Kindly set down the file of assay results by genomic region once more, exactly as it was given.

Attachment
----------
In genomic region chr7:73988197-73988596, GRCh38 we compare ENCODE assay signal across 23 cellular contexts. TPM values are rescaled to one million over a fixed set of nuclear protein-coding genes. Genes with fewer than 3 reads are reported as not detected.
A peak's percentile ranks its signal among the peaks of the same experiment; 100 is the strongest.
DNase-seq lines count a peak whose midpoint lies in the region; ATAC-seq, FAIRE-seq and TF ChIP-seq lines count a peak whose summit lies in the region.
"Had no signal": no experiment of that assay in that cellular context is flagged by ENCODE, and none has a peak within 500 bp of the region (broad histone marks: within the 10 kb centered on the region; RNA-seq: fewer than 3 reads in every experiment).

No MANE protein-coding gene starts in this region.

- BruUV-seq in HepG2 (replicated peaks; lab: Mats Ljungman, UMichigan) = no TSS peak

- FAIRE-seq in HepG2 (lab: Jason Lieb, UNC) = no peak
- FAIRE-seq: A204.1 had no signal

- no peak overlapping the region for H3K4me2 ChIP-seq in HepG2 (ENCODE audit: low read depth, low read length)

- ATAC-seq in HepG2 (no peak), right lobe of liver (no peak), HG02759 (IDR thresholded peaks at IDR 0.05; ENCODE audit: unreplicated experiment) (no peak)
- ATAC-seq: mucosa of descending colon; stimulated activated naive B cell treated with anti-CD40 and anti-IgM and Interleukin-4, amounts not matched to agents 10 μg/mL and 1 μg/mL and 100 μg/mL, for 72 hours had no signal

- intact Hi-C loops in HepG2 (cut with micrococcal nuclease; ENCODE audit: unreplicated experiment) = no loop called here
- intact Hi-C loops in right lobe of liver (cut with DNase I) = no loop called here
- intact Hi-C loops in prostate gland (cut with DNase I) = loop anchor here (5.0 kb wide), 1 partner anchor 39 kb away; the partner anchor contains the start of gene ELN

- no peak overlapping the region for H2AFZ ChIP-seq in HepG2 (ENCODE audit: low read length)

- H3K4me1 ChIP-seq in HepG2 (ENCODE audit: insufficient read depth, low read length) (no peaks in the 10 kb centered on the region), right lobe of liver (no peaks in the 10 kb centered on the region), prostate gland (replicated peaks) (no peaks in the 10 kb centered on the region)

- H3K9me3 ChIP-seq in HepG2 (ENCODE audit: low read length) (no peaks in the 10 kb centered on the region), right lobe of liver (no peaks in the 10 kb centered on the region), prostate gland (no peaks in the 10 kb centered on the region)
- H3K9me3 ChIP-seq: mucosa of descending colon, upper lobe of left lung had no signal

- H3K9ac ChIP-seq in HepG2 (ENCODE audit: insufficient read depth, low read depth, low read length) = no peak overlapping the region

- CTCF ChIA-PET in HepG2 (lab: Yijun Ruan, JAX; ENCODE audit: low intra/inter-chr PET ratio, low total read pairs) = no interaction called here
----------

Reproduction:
In genomic region chr7:73988197-73988596, GRCh38 we compare ENCODE assay signal across 23 cellular contexts. TPM values are rescaled to one million over a fixed set of nuclear protein-coding genes. Genes with fewer than 3 reads are reported as not detected.
A peak's percentile ranks its signal among the peaks of the same experiment; 100 is the strongest.
DNase-seq lines count a peak whose midpoint lies in the region; ATAC-seq, FAIRE-seq and TF ChIP-seq lines count a peak whose summit lies in the region.
"Had no signal": no experiment of that assay in that cellular context is flagged by ENCODE, and none has a peak within 500 bp of the region (broad histone marks: within the 10 kb centered on the region; RNA-seq: fewer than 3 reads in every experiment).

No MANE protein-coding gene starts in this region.

- BruUV-seq in HepG2 (replicated peaks; lab: Mats Ljungman, UMichigan) = no TSS peak

- FAIRE-seq in HepG2 (lab: Jason Lieb, UNC) = no peak
- FAIRE-seq: A204.1 had no signal

- no peak overlapping the region for H3K4me2 ChIP-seq in HepG2 (ENCODE audit: low read depth, low read length)

- ATAC-seq in HepG2 (no peak), right lobe of liver (no peak), HG02759 (IDR thresholded peaks at IDR 0.05; ENCODE audit: unreplicated experiment) (no peak)
- ATAC-seq: mucosa of descending colon; stimulated activated naive B cell treated with anti-CD40 and anti-IgM and Interleukin-4, amounts not matched to agents 10 μg/mL and 1 μg/mL and 100 μg/mL, for 72 hours had no signal

- intact Hi-C loops in HepG2 (cut with micrococcal nuclease; ENCODE audit: unreplicated experiment) = no loop called here
- intact Hi-C loops in right lobe of liver (cut with DNase I) = no loop called here
- intact Hi-C loops in prostate gland (cut with DNase I) = loop anchor here (5.0 kb wide), 1 partner anchor 39 kb away; the partner anchor contains the start of gene ELN

- no peak overlapping the region for H2AFZ ChIP-seq in HepG2 (ENCODE audit: low read length)

- H3K4me1 ChIP-seq in HepG2 (ENCODE audit: insufficient read depth, low read length) (no peaks in the 10 kb centered on the region), right lobe of liver (no peaks in the 10 kb centered on the region), prostate gland (replicated peaks) (no peaks in the 10 kb centered on the region)

- H3K9me3 ChIP-seq in HepG2 (ENCODE audit: low read length) (no peaks in the 10 kb centered on the region), right lobe of liver (no peaks in the 10 kb centered on the region), prostate gland (no peaks in the 10 kb centered on the region)
- H3K9me3 ChIP-seq: mucosa of descending colon, upper lobe of left lung had no signal

- H3K9ac ChIP-seq in HepG2 (ENCODE audit: insufficient read depth, low read depth, low read length) = no peak overlapping the region

- CTCF ChIA-PET in HepG2 (lab: Yijun Ruan, JAX; ENCODE audit: low intra/inter-chr PET ratio, low total read pairs) = no interaction called here